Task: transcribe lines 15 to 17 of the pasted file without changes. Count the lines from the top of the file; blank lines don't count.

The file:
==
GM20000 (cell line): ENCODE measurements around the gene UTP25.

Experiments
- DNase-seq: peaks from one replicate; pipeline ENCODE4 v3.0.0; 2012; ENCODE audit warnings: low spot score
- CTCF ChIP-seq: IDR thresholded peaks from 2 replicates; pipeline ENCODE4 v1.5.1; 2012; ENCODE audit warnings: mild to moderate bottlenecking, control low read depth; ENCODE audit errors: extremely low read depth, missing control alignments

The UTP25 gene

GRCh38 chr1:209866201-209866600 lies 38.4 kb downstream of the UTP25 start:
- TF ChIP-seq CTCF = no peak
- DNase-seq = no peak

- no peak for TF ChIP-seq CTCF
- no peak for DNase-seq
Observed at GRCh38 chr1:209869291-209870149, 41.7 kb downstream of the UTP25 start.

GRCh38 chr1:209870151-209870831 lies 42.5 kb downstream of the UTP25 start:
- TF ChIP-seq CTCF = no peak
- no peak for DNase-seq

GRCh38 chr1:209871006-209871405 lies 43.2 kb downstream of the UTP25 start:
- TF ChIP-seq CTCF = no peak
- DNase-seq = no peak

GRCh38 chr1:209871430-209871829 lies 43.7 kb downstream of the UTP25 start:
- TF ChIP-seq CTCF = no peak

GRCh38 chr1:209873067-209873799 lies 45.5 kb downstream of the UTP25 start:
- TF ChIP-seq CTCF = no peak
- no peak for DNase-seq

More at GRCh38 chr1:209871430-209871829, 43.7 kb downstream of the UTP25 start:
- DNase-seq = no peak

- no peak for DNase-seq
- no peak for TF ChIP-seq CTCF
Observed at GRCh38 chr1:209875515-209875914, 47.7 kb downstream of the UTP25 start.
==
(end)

GRCh38 chr1:209871006-209871405 lies 43.2 kb downstream of the UTP25 start:
- TF ChIP-seq CTCF = no peak
- DNase-seq = no peak